Ms. Woods believes total returns of 5 per cent to 7 per cent are possible on average in a TFSA designed for retirement income. Dividends might hypothetically account for two to three percentage points of that amount, while growth delivers the rest.
Tempted to build a TFSA that produces enough of a yield in dividends and bond interest to meet your income needs? Mr. Joanes warns that you could end up with a portfolio that is highly vulnerable to rising interest rates. "Yes, you might be able to pull off a certain yield," he said. "But the value of the investments is going to decrease significantly."
Mr. Joaness' firm uses exchange-traded funds, or ETFs, to build portfolios. It's natural to think about using dividend stocks or ETFs for a retirement-income TFSA, but he prefers conventional equity funds. Dividend ETFs are less volatile, but equity funds produce similar returns and have markedly lower costs in some cases.
He does see one argument for dividend ETFs: The monthly distributions they pay (equity ETFs typically pay quarterly or semi-annually) may satisfy much of your need for cash income and reduce the need to sell investments. Each buy and sell transaction will typically cost close to $10 at an online broker, although some offer commission-free ETF trading.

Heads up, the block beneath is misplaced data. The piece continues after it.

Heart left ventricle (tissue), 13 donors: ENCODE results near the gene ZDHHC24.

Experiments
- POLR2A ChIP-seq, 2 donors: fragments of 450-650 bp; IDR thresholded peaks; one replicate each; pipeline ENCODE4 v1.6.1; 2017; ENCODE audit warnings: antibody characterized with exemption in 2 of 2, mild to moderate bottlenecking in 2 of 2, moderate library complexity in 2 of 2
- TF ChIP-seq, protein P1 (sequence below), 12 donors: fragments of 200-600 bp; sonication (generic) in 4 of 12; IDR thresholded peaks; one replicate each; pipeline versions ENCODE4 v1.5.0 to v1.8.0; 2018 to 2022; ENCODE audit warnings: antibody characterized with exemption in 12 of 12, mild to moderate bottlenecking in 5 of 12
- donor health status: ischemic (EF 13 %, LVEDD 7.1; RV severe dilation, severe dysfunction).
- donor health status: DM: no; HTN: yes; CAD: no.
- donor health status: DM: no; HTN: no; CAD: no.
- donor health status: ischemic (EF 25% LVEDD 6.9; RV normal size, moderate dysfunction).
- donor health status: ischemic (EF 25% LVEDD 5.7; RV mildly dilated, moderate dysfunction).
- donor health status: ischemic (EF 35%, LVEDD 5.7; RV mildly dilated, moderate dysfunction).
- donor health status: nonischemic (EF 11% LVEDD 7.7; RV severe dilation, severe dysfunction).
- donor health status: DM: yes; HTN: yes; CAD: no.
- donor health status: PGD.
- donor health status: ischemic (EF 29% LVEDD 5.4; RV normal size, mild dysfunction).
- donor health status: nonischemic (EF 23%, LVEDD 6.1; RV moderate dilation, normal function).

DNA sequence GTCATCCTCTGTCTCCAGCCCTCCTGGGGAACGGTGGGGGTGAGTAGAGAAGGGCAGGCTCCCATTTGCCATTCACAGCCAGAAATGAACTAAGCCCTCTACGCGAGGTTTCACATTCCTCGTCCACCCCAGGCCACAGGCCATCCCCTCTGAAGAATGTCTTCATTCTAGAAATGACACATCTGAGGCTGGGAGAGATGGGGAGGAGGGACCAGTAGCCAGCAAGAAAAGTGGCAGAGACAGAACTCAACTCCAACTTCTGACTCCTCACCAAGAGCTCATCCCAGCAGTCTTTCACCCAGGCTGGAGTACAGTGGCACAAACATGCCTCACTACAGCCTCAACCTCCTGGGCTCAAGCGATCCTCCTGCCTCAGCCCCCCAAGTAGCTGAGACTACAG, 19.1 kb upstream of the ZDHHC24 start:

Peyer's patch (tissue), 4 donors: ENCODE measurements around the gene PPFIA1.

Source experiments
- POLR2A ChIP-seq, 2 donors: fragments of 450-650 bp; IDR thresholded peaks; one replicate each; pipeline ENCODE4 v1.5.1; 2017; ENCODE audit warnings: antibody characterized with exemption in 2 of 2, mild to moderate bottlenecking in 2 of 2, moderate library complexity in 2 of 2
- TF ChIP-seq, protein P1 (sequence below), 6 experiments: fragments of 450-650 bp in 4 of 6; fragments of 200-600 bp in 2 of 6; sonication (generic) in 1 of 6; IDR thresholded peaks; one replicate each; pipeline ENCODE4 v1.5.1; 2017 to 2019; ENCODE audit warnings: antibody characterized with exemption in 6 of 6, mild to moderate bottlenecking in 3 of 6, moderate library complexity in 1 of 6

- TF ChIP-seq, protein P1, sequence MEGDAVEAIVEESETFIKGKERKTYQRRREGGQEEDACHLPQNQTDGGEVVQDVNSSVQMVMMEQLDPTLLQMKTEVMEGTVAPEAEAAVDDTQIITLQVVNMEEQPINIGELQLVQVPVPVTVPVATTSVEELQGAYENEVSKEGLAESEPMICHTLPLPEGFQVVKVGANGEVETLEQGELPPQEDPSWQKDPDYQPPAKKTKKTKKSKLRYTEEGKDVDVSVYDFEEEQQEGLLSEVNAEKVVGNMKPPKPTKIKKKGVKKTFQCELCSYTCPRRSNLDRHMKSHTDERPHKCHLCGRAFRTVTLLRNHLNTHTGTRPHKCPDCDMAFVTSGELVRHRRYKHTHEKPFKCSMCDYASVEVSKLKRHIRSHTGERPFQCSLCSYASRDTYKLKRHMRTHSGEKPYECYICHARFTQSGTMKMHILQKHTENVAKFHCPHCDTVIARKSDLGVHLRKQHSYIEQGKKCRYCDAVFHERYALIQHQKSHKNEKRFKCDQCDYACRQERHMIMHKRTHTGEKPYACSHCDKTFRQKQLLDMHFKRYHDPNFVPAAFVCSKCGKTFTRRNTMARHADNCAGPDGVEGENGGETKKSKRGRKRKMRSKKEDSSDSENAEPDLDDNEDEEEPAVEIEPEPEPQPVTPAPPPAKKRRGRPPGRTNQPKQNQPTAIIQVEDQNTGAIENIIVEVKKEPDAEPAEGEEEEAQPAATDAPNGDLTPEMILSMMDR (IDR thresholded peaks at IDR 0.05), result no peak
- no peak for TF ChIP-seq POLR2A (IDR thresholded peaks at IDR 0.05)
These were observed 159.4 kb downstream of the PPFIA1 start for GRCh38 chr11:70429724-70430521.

To keep a retirement-income TFSA easy to manage, Mr. Joanes suggests using four or five ETFs covering bonds, global stocks and maybe real estate investment trusts, or REITs, as well. High-yield bonds and preferred shares are other possible choices.
For bonds, he suggests using a short-term bond ETF containing both government and corporate bonds. For U.S. and international exposure, he suggests using funds without currency hedging where there is a choice available between hedged and non-hedged. He finds that non-hedged versions of the indexes that many ETFs track are less volatile than those with hedging.
The tax advantage of using TFSAs for retirement income over RRIFs is not quite as dramatic when you compare TFSAs with taxable accounts. You pay zero tax on a TFSA withdrawal, while money paid from a RRIF is taxed as regular income. With a non-registered account, dividends get the benefit of the dividend tax credit and capital gains are taxed at a 50-per-cent inclusion rate. In both cases, the tax hit is lighter than it would be for regular income.